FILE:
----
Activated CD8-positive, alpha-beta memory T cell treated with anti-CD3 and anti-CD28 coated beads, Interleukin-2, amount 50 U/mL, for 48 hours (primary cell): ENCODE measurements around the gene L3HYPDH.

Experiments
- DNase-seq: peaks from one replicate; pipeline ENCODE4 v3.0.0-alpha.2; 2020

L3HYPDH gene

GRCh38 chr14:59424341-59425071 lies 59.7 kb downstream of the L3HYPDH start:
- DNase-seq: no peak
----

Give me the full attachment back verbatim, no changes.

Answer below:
Activated CD8-positive, alpha-beta memory T cell treated with anti-CD3 and anti-CD28 coated beads, Interleukin-2, amount 50 U/mL, for 48 hours (primary cell): ENCODE measurements around the gene L3HYPDH.

Experiments
- DNase-seq: peaks from one replicate; pipeline ENCODE4 v3.0.0-alpha.2; 2020

L3HYPDH gene

GRCh38 chr14:59424341-59425071 lies 59.7 kb downstream of the L3HYPDH start:
- DNase-seq: no peak